I have identified those adorable white fluffy “ears” that are standing up right above that proboscis. They are labial palps. She will use them to feel around to find food and to manipulate the environment to help her eat. They are tiny mouth pushers. An extra set of hands, since her feet are all busy hanging on. Most of the time, they aren’t kept erect like this, but this is cuter.

That proboscis is most certainly not fused yet, and those labial palps are so fuzzy!

Since she was so wildly cooperative, I also looked closely at her wings. Butterfly wings are made of chitin on top of which, are tiny, overlapping scales. These scales help the butterfly soak up heat and improve flight dynamics, but most important of all, they provide the butterfly with color.

You can see the individual scales in the wing and you can see the veins that the butterfly uses to stiffen their wings.

There are two mechanisms through which butterfly scales produce intense colors. The first is pigment. This is just like paint. The scale simply is a certain color. The more interesting is the second mechanism. Refraction. Scales that gain color from refraction actually bend light like a prism. Each refractive scale has air trapped inside and a variety of surfaces that can bend light. Refractive scales can be layered upon pigmented scales and the result is, well, a butterfly! On the gulf frit, the most likely scales to use refractive properties are the silvery spots on the underwing. None of these photos capture the metallic shine of those spots, but you can’t miss them if you see a gulf frit in the wild.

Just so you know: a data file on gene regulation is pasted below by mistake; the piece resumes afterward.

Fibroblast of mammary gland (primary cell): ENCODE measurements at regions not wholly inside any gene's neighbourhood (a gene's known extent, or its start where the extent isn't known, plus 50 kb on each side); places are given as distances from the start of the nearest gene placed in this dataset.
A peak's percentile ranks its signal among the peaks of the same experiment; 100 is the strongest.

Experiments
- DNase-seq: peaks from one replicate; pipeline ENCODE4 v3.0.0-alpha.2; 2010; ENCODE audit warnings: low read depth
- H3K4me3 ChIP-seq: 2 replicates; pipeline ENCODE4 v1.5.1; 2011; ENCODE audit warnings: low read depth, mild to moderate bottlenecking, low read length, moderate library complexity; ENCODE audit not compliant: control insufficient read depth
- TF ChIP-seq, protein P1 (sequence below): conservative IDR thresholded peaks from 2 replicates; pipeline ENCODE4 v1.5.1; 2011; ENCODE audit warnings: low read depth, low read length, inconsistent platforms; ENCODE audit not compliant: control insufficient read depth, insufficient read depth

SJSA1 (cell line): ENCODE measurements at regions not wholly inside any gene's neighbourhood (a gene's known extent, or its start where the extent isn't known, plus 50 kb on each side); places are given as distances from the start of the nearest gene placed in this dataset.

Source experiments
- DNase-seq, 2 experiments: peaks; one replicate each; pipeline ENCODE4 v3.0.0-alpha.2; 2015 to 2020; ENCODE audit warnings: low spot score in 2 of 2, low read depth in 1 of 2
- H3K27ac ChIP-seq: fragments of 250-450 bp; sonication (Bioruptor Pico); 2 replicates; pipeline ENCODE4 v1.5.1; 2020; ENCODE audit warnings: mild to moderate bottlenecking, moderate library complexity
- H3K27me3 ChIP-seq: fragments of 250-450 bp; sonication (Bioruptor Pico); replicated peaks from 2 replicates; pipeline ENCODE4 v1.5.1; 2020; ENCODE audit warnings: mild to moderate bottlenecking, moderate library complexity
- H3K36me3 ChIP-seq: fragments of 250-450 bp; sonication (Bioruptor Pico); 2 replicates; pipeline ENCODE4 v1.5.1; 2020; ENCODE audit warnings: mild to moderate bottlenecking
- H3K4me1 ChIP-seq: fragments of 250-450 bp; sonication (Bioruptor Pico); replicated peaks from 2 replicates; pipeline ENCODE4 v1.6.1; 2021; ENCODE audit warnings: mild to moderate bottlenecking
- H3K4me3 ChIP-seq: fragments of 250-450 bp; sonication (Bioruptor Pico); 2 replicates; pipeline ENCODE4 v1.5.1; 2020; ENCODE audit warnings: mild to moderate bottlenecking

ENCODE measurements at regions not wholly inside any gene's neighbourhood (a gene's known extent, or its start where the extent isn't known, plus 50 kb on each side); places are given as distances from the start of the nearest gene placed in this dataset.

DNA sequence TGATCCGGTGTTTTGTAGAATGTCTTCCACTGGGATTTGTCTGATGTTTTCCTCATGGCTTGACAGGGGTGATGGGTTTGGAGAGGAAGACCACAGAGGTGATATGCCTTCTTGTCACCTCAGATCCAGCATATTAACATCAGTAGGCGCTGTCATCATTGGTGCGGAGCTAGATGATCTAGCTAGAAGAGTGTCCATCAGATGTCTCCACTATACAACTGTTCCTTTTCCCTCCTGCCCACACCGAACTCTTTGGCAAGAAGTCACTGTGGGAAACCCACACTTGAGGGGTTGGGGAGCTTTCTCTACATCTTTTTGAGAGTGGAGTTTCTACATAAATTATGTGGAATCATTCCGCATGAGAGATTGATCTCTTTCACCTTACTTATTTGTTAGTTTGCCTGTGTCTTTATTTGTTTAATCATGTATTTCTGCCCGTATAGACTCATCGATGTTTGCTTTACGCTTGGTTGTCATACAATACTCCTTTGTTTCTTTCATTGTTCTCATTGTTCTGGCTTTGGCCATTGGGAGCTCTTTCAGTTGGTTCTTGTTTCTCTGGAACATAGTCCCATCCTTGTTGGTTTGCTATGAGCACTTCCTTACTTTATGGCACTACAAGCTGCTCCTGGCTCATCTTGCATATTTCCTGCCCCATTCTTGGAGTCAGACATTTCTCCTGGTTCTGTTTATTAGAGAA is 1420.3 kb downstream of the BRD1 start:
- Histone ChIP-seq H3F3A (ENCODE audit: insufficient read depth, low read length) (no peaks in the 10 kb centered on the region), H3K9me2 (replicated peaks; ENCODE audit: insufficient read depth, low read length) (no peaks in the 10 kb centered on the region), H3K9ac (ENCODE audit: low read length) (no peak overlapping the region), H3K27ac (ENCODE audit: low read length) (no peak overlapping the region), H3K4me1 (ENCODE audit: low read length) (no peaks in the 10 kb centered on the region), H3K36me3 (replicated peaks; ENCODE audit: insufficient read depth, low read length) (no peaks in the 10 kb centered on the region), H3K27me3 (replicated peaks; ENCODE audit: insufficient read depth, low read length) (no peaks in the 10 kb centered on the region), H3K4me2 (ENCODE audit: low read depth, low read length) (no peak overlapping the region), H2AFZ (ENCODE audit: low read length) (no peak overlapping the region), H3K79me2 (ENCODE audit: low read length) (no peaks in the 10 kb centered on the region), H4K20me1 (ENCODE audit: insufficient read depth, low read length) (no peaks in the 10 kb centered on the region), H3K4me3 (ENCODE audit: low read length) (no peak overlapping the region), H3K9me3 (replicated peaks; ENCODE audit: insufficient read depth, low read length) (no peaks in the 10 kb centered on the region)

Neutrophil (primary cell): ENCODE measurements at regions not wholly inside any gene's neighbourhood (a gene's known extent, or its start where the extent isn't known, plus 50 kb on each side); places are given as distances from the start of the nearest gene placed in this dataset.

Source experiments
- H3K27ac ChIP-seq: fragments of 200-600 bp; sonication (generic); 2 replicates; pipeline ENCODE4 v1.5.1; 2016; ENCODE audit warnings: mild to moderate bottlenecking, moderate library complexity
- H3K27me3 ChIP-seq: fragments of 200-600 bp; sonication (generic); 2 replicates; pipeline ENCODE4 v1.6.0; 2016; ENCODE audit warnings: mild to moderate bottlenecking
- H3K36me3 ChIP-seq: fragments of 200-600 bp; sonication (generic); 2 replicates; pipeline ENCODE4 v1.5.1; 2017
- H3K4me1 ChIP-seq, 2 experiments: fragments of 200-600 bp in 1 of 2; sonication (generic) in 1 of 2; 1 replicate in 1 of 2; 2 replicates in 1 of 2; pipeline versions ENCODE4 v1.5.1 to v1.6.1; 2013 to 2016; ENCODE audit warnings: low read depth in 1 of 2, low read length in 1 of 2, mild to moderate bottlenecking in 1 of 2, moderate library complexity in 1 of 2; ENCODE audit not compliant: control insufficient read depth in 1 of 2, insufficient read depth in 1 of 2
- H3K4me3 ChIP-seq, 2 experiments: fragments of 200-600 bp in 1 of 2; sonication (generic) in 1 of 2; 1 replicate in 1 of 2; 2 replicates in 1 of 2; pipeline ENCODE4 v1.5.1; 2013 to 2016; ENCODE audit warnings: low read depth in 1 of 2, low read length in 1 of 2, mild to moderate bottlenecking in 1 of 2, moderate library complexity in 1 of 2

I think that is our brand-new female on the leaf. Gulf frits will live only a week or two and during that time, their colors fade and their wings get frayed. The first day or two, they really look different, especially the darker girls. The hovering butterfly is undoubtedly a male beating his wings above her to shower her with his pheromones. They are produced by specialized scales on his wings.

Since the preserve is rather small (about a half acre), it is not uncommon to run into the same butterfly again and again. I think I ran into her again in the wee pocket prairie. She had drawn the attention of two males who were fluttering above her (okay, they were dive bombing her) releasing what they considered to be an irresistible pheromone. The pheromone is made by specially adapted wing scales. Their frantic flapping in her direction is designed to overwhelm her with their scent. From what I observed, she was not impressed.

The reason the preserve is awash in gulf fritillary butterflies is that we grow passion vine. That is the host plant for gulf fritillary butterflies. If you really want to fill your yard with butterflies, don’t forget to plant the host plants their caterpillars require to grow. I would show you a photo of the plant, but by this time in the season, there aren’t many unchewed leaves left.

This gulf frit caterpillar has chewed through most of this passion vine leaf. Those spikes, btw, are completely harmless and softer than your toothbrush bristles.